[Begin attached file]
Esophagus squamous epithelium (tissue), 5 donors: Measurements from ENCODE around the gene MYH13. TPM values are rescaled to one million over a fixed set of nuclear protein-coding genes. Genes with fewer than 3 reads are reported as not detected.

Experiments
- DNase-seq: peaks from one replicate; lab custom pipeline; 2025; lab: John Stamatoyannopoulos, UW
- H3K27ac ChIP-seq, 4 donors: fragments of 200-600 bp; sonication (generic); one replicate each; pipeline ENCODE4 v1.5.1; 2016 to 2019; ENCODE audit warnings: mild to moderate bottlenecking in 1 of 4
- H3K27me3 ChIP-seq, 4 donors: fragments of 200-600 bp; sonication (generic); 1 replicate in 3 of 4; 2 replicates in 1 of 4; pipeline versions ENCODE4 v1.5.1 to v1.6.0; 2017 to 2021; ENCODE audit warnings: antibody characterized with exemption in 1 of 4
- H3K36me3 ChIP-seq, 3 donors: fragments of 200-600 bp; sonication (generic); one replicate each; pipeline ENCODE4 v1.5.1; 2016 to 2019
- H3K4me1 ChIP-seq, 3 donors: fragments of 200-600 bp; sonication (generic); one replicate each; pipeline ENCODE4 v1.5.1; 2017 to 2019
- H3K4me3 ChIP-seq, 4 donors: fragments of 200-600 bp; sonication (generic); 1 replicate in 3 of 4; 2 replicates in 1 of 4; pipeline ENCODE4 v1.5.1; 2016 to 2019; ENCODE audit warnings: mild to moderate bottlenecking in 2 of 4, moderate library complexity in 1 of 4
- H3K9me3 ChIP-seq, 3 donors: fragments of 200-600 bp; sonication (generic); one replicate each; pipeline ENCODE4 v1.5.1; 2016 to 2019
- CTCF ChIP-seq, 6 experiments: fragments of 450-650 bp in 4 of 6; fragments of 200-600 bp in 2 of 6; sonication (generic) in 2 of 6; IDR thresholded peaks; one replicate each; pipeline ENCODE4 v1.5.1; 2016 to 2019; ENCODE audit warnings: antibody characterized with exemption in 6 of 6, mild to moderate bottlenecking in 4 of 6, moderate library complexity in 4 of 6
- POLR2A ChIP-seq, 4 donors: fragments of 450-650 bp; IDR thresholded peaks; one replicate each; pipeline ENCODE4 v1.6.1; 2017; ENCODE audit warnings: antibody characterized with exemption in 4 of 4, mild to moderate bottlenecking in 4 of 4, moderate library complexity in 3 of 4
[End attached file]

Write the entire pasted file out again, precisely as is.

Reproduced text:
Esophagus squamous epithelium (tissue), 5 donors: Measurements from ENCODE around the gene MYH13. TPM values are rescaled to one million over a fixed set of nuclear protein-coding genes. Genes with fewer than 3 reads are reported as not detected.

Experiments
- DNase-seq: peaks from one replicate; lab custom pipeline; 2025; lab: John Stamatoyannopoulos, UW
- H3K27ac ChIP-seq, 4 donors: fragments of 200-600 bp; sonication (generic); one replicate each; pipeline ENCODE4 v1.5.1; 2016 to 2019; ENCODE audit warnings: mild to moderate bottlenecking in 1 of 4
- H3K27me3 ChIP-seq, 4 donors: fragments of 200-600 bp; sonication (generic); 1 replicate in 3 of 4; 2 replicates in 1 of 4; pipeline versions ENCODE4 v1.5.1 to v1.6.0; 2017 to 2021; ENCODE audit warnings: antibody characterized with exemption in 1 of 4
- H3K36me3 ChIP-seq, 3 donors: fragments of 200-600 bp; sonication (generic); one replicate each; pipeline ENCODE4 v1.5.1; 2016 to 2019
- H3K4me1 ChIP-seq, 3 donors: fragments of 200-600 bp; sonication (generic); one replicate each; pipeline ENCODE4 v1.5.1; 2017 to 2019
- H3K4me3 ChIP-seq, 4 donors: fragments of 200-600 bp; sonication (generic); 1 replicate in 3 of 4; 2 replicates in 1 of 4; pipeline ENCODE4 v1.5.1; 2016 to 2019; ENCODE audit warnings: mild to moderate bottlenecking in 2 of 4, moderate library complexity in 1 of 4
- H3K9me3 ChIP-seq, 3 donors: fragments of 200-600 bp; sonication (generic); one replicate each; pipeline ENCODE4 v1.5.1; 2016 to 2019
- CTCF ChIP-seq, 6 experiments: fragments of 450-650 bp in 4 of 6; fragments of 200-600 bp in 2 of 6; sonication (generic) in 2 of 6; IDR thresholded peaks; one replicate each; pipeline ENCODE4 v1.5.1; 2016 to 2019; ENCODE audit warnings: antibody characterized with exemption in 6 of 6, mild to moderate bottlenecking in 4 of 6, moderate library complexity in 4 of 6
- POLR2A ChIP-seq, 4 donors: fragments of 450-650 bp; IDR thresholded peaks; one replicate each; pipeline ENCODE4 v1.6.1; 2017; ENCODE audit warnings: antibody characterized with exemption in 4 of 4, mild to moderate bottlenecking in 4 of 4, moderate library complexity in 3 of 4